He continues, “One of the outcomes of a community engagement program is improved trust in the police. And once you enhance trust, you also enhance what I call a force multiplier. The community trusts the police enough to call, so they’re more likely to observe things happening and notify authorities knowing that it’s going to be handled appropriately.”
Crime prevention can be everyone’s responsibility, and getting involved with Crime Prevention Month is an excellent place to start: “Many law enforcement agencies have volunteer programs where you can specifically ask to volunteer in crime prevention. They will train you to do simple assessments, like home assessments for security,” encourages Mr. Arrington.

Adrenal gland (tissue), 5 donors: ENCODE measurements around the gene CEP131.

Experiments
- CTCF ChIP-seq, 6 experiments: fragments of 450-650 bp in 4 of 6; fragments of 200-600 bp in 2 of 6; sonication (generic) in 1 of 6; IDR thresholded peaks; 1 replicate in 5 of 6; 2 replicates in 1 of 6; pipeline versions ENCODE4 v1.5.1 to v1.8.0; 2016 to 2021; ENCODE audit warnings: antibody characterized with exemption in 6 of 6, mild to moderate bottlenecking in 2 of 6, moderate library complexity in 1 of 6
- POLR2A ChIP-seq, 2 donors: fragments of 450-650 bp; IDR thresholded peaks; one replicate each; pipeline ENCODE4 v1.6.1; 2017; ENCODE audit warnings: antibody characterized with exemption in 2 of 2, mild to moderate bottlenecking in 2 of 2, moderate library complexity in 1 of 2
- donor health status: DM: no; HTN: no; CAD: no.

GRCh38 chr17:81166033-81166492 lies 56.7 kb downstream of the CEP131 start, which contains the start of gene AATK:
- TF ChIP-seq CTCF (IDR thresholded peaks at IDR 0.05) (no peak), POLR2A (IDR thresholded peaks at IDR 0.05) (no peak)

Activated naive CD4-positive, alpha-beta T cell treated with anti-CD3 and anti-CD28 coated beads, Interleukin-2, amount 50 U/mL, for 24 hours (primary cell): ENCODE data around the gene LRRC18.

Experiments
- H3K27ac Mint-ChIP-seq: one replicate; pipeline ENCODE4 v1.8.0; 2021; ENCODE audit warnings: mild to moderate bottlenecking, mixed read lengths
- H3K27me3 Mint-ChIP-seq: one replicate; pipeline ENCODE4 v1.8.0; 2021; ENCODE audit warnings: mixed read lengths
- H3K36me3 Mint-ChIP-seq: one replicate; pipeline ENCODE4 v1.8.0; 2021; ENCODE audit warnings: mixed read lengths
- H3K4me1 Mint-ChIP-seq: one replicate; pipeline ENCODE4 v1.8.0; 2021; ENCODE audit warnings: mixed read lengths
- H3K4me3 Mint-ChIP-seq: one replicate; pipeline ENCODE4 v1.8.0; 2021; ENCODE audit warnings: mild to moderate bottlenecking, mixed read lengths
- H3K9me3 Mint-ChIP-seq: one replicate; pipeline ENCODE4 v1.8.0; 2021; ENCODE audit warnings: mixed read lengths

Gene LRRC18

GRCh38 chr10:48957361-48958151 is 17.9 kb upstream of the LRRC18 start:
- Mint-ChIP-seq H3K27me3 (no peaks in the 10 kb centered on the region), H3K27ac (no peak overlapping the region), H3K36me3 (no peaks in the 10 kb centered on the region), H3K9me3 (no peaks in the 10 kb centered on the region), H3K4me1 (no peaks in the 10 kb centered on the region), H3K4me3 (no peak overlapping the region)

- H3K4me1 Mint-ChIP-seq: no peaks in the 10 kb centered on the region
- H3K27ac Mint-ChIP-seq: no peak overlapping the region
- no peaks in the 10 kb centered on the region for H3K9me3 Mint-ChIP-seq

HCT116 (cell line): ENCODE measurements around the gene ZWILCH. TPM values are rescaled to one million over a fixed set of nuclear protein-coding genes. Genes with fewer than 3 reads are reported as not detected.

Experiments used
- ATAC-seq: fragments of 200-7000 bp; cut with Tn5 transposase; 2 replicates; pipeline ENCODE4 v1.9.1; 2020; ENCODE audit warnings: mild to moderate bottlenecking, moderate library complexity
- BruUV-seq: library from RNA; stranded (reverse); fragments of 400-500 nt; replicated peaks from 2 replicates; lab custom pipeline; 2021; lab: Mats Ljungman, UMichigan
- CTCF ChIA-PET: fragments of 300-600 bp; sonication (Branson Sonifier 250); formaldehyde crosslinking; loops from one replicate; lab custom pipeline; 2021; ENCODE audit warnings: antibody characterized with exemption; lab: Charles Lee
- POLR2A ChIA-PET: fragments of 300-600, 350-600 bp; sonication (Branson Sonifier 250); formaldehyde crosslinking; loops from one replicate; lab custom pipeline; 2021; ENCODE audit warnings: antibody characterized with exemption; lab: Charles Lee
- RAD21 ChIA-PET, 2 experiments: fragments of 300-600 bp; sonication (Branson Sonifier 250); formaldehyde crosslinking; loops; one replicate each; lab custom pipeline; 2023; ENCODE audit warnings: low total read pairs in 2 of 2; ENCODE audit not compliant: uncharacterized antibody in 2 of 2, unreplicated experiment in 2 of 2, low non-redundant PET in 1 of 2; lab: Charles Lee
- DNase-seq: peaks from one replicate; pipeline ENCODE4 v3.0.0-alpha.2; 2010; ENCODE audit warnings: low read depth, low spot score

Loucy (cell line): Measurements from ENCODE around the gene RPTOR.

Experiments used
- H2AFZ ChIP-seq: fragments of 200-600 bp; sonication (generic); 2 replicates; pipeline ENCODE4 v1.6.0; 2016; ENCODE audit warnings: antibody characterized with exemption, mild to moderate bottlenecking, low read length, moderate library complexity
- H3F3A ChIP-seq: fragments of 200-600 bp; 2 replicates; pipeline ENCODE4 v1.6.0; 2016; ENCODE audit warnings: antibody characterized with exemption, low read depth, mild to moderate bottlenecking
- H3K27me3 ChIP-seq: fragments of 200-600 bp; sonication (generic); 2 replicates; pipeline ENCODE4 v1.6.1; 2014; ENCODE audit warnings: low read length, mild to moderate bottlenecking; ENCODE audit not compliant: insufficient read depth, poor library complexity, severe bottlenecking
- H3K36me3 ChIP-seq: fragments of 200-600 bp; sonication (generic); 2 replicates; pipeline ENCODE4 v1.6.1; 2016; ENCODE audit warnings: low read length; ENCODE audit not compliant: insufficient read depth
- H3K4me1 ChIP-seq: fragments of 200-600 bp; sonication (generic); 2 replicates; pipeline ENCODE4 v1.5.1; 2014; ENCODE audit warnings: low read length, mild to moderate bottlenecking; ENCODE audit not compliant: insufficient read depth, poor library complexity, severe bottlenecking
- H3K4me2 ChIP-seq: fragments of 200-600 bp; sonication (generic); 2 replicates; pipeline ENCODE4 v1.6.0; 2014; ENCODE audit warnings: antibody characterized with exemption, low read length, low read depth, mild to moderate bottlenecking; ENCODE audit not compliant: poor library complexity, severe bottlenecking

“There are other things you can do, such as start your own neighborhood watch. Law enforcement will come and train you and your community to do this. You can also get involved in your local government and ask them to do a crime prevention assessment of your neighborhood or community.”
However, when volunteering, it is important to know what you want to d to be the most useful and engaged. “I would tell anyone who’s going to volunteer to tell the department what you are specifically interested in doing. Don’t just say, I want to volunteer, because you may end up sorting papers, which might not be what you want to do. You want something that excites you,” Mr. Arrington suggests.